UN, France vow zero impunity in C. Africa sex abuse scandal

Agence France-Presse
UN, France vow zero impunity in C. Africa sex abuse scandal
'We cannot – and I cannot – accept the slightest stain on the reputation of our armed forces or of France,' says French President Francois Hollande


WASHINGTON DC, USA – French President Francois Hollande and UN chief Ban Ki-moon vowed zero impunity Friday, April 1 for troops accused in a Central African Republic sex scandal, as the United Nations pledged to stamp out abuse during peacekeeping missions.

The commitments came a day after the United Nations said more than 100 victims had come forward in the conflict-torn country with horrifying new accounts of sexual abuse – including bestiality – by UN peacekeepers and French forces.

In light of the new allegations, Hollande and the UN secretary-general “expressed the desire to establish the truth, and to reject any impunity,” the French presidency said in a statement.

Speaking on the sidelines of a nuclear security summit in Washington, Hollande said that, if true, the allegations would be a “stain on France’s honor.”

“We cannot – and I cannot – accept the slightest stain on the reputation of our armed forces or of France,” he said.

UN investigators have identified 108 alleged new victims, “the vast majority” of whom are under-age girls who were raped, sexually abused or exploited by foreign troops, UN spokesman Stephane Dujarric said Thursday, March 31.

Multiple witness statements gathered by Agence France-Presse at a camp in Bangui said young girls would have sex with men – some of them soldiers – in exchange for bread, or cash worth the equivalent of less than $1.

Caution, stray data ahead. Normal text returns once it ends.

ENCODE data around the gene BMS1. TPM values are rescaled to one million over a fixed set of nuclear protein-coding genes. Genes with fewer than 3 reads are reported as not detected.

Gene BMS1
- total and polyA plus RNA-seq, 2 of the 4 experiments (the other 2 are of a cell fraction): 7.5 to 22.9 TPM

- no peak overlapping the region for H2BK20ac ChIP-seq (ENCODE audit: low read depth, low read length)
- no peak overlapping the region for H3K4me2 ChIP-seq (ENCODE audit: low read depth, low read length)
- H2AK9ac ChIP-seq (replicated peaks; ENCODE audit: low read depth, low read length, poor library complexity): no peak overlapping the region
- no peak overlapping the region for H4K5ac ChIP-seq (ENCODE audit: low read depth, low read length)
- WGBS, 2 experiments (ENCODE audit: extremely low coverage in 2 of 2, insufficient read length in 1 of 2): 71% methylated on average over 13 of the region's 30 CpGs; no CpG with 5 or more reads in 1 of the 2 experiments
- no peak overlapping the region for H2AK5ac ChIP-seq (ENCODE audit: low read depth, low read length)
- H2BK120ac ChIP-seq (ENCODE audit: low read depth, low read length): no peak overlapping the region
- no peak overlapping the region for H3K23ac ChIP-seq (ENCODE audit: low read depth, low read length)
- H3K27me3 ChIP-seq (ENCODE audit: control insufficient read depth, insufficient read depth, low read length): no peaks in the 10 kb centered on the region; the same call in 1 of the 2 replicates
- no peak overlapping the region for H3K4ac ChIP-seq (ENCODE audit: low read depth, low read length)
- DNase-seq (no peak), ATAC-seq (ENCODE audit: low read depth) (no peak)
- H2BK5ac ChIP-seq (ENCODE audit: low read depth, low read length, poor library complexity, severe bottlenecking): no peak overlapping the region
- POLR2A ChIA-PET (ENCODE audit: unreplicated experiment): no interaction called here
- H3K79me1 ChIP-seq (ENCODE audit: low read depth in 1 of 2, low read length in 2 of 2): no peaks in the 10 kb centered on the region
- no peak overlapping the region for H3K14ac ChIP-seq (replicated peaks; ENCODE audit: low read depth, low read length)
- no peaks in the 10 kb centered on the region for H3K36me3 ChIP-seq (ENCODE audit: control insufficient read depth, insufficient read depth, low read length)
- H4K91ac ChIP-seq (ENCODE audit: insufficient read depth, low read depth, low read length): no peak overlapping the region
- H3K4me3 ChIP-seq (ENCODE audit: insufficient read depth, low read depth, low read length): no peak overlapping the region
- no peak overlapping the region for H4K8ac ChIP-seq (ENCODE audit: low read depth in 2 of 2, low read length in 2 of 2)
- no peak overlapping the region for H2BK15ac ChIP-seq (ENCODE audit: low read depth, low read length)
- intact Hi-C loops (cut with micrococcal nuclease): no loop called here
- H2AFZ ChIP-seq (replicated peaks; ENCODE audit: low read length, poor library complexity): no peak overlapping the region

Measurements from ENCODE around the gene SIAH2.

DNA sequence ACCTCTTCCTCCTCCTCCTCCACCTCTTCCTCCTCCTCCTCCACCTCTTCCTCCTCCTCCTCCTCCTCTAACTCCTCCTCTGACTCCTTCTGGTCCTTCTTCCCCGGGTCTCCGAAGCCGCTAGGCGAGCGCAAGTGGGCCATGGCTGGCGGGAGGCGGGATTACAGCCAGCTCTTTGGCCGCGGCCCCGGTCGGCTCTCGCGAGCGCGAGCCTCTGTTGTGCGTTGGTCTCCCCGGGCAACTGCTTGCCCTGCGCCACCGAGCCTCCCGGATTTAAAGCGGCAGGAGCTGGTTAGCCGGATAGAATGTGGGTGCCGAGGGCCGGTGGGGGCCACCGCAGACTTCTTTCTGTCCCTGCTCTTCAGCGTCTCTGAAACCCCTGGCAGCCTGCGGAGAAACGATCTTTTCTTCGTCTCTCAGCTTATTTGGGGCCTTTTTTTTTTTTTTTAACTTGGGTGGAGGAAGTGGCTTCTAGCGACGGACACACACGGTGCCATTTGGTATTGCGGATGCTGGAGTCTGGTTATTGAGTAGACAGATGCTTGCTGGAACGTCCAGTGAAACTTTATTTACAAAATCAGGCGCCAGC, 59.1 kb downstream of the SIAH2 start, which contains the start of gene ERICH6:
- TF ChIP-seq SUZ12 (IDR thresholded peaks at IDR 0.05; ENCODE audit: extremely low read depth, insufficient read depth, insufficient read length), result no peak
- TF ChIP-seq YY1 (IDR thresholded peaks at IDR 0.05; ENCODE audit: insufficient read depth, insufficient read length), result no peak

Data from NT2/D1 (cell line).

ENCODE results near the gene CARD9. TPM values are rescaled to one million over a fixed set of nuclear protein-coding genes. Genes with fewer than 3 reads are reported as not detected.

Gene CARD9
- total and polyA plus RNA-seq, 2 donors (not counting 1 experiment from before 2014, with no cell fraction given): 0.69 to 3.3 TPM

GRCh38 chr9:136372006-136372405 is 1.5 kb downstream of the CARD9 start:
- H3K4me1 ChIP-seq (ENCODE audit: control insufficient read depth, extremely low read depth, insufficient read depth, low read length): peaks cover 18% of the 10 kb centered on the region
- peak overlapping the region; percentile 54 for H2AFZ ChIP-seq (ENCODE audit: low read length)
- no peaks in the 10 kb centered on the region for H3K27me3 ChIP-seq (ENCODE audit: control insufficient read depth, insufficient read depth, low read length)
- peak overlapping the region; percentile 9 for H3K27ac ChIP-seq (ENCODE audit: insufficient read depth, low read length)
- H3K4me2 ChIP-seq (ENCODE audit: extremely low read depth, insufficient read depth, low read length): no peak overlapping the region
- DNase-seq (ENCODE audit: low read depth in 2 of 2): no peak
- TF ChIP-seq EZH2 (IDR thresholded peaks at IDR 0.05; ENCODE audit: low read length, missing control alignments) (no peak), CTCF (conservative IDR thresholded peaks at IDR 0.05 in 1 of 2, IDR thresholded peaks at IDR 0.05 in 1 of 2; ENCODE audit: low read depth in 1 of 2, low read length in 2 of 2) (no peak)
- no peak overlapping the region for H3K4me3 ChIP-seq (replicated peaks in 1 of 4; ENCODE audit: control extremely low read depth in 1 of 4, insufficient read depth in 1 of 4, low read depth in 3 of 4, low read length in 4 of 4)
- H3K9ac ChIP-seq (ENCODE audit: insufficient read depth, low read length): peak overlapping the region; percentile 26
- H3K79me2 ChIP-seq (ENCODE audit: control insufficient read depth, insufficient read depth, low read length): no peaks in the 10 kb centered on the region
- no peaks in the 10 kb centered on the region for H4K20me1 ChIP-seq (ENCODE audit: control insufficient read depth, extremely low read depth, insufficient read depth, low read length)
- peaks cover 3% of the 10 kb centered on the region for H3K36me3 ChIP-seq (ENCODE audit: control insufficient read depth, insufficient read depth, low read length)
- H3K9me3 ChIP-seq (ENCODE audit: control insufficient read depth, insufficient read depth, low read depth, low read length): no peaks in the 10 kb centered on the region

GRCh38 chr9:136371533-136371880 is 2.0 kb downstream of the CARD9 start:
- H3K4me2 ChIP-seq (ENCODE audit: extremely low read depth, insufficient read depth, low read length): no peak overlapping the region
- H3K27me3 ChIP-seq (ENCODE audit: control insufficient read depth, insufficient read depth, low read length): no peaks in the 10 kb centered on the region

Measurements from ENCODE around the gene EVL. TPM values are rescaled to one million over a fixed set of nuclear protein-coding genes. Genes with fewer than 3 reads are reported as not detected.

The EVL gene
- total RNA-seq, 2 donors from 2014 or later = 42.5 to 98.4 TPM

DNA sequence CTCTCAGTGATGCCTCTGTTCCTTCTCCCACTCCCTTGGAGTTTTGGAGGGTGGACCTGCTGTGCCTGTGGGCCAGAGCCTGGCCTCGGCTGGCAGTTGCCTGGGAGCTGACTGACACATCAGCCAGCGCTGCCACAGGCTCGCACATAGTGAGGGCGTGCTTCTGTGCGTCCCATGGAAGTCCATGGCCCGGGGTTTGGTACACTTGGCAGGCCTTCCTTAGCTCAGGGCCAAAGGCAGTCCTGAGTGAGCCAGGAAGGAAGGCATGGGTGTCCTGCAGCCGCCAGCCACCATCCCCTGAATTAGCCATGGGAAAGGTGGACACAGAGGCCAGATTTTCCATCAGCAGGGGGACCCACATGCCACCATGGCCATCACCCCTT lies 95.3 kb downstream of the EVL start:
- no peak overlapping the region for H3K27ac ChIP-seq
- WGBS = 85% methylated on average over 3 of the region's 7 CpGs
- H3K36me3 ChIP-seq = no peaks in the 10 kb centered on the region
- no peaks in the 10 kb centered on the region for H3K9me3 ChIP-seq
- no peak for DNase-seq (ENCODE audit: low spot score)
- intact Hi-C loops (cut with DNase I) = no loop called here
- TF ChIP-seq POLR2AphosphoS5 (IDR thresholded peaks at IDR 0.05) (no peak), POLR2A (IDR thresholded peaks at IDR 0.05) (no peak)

And AIDS-Free World, a civil society group that tracks peacekeeper sex abuse cases, said 3 girls told a UN rights officer that in 2014 they were tied up and undressed by a French commander inside a camp and forced to have sex with a dog.

The girls were then allegedly given about $9 in payment.

The French defense ministry says the French troops, if convicted, would face strict military discipline in addition to any criminal penalties that may be brought.

Sectarian bloodshed

France sent an intervention force dubbed “Sangaris” to the Central African Republic in December 2013 to help control sectarian unrest.

They were not part of the UN mission, known as MINUSCA, but have been mandated by the Security Council to help restore peace to the country.

The UN mission took over from an African Union force in September 2014 as the country was still reeling from a wave of bloodshed.

Besides French troops, allegations have been levelled against the Burundi and Gabon contingent of the UN mission.

Dujarric said the United Nations would carry out joint investigations with Burundi and Gabon of incidents that allegedly took place between 2013 and 2015.

Herve Ladsous, the UN under-secretary for peacekeeping operations, said his organization was discussing the possibility of implementing courts-martial and DNA testing in countries where abuse occurs.

“This would show victims we are dealing with their plight,” Ladsous said during a visit to Bangui, the Central African capital.

He also suggested taking DNA samples of troops about to deploy on peace missions “to facilitate paternity tests” in case of claims.

MINUSCA counts about 12,600 foreign police and soldiers, as well as more than 500 foreign civilians.

As disturbing allegations of sexual assault by troops targeting civilians mounted, Ban in August fired the mission chief, but new claims have continued to emerge.

Earlier this week, the United Nations reported two new cases of sexual abuse by Burundian and Moroccan troops, including one that involved a 14-year-old girl.

In a bid to prevent new abuses, peacekeepers are now confined to their barracks when not working. – Herve Asquin, with Margaux Benn in Bangui, AFP/Rappler.com

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